“You’re a citizen of Armali,” Miranda said gently.
“I know, but I’m also the Shadow Broker, and everyone knows that. They expect me to bring all that off-world power and influence to bear. Last night, some of the dissidents kept hinting at what someone might be able to do with a well-placed assassination or commando raid. Then they would glance at me, out of the corner of their eyes.” Liara shook her head violently. “I keep telling them, that’s exactly what the more reactionary Matriarchs expect me to do, and they’re certainly ready to respond in kind. We have to find a different way.”
“If you don’t act, despoina, sooner or later the Matriarchs will,” Vara muttered angrily.
“Then the moral burden will rest with them.” Liara watched her acolyte, her eyes suddenly full of compassion. “Erato was there.”
Vara frowned. “Of course she was. With your permission, despoina, I need to attend to the watch roster.”
Liara nodded. Vara rose from the table, abruptly drank the last of her coffee while standing, set her empty mug in the sink, and stalked out of the room.
“Who’s Erato?” Miranda asked quietly, once the commando was out of earshot.
“A junior instructor at the University,” Liara murmured. “She teaches undergraduate classes in history and political science. She is also one of the more outspoken dissidents. She and Vara have been lovers for about a year now.”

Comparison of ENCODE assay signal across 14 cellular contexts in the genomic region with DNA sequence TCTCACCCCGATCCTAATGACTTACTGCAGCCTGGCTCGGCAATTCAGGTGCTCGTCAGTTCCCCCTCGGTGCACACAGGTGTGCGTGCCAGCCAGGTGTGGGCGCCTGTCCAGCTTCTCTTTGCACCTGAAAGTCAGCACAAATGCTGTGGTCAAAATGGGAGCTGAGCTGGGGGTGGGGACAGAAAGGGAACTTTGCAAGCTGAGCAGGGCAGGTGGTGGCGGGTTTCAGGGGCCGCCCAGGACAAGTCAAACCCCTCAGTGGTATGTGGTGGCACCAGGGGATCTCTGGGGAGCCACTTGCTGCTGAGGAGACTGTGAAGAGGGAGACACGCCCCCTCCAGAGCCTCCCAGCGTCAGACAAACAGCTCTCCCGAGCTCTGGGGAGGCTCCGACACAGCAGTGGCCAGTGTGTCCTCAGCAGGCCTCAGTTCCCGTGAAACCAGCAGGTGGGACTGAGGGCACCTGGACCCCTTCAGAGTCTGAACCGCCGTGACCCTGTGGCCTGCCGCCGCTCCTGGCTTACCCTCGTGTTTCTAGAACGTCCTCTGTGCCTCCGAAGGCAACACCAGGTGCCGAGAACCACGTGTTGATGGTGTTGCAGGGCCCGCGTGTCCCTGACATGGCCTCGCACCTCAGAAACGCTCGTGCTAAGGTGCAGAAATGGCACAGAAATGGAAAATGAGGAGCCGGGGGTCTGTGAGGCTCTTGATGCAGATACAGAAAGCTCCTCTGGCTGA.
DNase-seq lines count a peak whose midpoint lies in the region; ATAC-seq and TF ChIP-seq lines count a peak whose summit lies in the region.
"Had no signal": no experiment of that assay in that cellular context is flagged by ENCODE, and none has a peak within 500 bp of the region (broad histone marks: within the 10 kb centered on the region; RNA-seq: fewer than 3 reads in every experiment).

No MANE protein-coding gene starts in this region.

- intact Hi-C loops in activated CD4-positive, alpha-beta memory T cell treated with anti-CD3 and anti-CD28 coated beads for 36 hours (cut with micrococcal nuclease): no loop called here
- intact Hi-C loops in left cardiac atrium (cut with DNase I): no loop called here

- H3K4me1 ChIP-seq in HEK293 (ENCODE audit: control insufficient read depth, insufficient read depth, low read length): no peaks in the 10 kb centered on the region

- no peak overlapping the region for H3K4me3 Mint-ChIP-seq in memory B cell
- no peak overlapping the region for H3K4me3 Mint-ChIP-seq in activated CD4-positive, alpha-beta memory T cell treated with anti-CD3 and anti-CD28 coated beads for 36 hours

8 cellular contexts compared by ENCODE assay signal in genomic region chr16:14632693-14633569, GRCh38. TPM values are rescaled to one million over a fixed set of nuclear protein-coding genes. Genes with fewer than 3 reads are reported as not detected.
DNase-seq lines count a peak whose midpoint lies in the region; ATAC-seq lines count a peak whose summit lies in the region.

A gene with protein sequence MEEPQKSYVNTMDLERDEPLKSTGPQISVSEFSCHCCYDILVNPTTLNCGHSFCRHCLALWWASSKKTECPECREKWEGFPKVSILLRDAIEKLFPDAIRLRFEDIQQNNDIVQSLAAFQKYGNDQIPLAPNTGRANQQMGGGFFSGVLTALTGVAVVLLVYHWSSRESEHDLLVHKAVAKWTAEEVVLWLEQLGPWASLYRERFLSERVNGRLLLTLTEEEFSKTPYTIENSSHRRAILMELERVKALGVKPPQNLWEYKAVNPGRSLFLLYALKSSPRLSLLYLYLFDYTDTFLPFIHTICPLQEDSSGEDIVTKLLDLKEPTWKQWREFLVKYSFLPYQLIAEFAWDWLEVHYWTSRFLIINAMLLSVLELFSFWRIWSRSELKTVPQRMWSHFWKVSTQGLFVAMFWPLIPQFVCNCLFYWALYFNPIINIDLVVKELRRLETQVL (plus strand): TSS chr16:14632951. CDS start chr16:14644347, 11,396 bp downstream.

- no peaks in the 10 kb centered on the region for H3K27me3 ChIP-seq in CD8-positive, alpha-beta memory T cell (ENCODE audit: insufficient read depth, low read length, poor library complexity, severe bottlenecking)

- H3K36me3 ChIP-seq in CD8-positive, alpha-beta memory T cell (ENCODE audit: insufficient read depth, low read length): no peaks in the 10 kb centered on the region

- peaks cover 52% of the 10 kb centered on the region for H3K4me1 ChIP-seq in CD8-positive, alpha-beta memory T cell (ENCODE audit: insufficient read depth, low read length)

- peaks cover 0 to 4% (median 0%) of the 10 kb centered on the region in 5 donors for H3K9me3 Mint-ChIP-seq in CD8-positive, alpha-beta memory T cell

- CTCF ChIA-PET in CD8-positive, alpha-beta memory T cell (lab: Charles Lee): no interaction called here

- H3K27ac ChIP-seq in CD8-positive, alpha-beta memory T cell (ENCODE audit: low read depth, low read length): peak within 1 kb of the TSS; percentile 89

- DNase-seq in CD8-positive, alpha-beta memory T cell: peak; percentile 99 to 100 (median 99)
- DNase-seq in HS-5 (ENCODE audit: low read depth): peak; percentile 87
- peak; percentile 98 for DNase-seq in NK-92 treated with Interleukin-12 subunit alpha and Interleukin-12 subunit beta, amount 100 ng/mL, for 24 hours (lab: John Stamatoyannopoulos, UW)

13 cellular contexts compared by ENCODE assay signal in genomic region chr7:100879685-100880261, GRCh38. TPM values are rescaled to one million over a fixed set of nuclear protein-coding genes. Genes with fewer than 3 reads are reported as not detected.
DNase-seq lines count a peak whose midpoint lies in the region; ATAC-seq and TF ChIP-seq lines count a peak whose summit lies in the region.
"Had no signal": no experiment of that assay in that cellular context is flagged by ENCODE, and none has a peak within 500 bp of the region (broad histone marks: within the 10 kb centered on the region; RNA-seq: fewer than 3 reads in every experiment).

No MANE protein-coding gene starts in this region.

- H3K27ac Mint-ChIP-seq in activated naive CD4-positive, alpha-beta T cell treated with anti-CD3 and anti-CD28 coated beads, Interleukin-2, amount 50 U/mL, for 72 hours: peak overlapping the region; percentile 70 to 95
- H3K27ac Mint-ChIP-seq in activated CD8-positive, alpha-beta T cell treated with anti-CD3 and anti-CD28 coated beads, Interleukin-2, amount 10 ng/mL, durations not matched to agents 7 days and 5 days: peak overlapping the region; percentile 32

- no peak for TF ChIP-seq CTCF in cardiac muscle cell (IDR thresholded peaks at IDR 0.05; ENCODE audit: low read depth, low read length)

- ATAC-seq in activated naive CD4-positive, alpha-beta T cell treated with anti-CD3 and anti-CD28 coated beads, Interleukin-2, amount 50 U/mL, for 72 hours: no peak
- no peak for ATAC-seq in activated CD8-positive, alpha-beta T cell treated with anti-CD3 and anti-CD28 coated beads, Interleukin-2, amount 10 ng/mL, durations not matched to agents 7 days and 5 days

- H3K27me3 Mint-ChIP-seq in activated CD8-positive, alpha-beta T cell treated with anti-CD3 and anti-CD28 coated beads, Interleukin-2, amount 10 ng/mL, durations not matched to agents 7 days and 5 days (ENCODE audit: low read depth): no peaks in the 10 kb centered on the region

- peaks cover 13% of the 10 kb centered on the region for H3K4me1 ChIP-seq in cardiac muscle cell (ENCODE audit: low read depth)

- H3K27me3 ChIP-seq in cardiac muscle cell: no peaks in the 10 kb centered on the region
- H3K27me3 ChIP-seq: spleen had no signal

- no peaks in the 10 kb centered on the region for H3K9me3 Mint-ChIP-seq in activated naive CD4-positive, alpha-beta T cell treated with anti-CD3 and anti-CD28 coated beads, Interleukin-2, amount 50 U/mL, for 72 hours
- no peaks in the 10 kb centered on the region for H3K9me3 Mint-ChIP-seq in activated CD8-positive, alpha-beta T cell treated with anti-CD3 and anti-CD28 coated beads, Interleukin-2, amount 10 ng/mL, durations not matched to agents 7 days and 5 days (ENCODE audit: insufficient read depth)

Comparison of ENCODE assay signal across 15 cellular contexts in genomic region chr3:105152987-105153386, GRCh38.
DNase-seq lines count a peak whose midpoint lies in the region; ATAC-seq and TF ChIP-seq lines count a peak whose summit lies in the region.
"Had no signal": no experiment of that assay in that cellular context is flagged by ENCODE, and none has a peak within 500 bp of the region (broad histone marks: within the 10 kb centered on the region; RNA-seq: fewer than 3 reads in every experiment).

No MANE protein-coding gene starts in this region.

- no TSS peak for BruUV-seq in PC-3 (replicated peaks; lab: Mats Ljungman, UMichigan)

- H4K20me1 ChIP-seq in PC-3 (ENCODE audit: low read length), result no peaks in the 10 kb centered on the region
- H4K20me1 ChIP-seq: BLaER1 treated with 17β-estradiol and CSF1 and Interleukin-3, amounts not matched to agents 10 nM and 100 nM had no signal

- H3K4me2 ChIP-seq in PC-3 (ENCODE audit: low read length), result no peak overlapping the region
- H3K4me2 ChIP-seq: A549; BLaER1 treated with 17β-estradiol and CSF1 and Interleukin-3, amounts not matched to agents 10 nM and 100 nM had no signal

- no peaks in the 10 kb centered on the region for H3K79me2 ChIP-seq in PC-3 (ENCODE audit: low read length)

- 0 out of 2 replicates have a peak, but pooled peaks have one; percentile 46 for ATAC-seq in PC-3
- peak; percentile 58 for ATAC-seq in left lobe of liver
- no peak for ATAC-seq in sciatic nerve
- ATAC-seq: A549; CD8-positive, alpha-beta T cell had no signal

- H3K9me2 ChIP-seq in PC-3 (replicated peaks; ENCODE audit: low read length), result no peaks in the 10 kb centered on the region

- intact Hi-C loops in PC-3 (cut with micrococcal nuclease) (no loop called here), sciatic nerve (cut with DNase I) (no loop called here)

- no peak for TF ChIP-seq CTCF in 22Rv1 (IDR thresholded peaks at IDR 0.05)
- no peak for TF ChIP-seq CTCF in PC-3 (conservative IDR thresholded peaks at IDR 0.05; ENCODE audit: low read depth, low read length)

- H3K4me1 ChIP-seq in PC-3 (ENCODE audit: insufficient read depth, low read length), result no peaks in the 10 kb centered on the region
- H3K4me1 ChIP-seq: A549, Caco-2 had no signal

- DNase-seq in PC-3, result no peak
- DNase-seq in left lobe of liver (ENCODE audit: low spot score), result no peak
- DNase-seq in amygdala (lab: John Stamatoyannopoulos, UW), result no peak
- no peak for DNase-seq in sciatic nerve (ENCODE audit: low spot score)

Miranda nodded silently in understanding.
“Vara has a great deal on her mind these days. My work as the Shadow Broker, our effort to help recovery throughout the galaxy, all of this takes up a great deal of her time and energy. Now she must also worry over what is happening in Armali. She has lived most of her life here. She has many friends in the city, on both sides of the dispute. Most of all, she fears for Erato. She is afraid that her lover’s courage puts her in grave danger.”
Miranda sighed in weary disgust. “I once thought the Reapers were the worst thing we could possibly face. Now that we’ve beaten them, can’t we find anything better to do than the same old bloody squabbling?”
Liara glanced away, a shadow crossing her face. “Just because the Reapers have gone, doesn’t mean we all get to turn into saints.”
“No, I suppose not.” Miranda took another sip of her coffee, frowning to herself.
Something odd about Liara’s phrasing, just now.
She shook her head when the thought refused to come clear, and glanced to the side, out a big bay window and down the shallow slope to the ocean. “Liara, there’s something I’ve always wondered about, and maybe you can explain it to me.”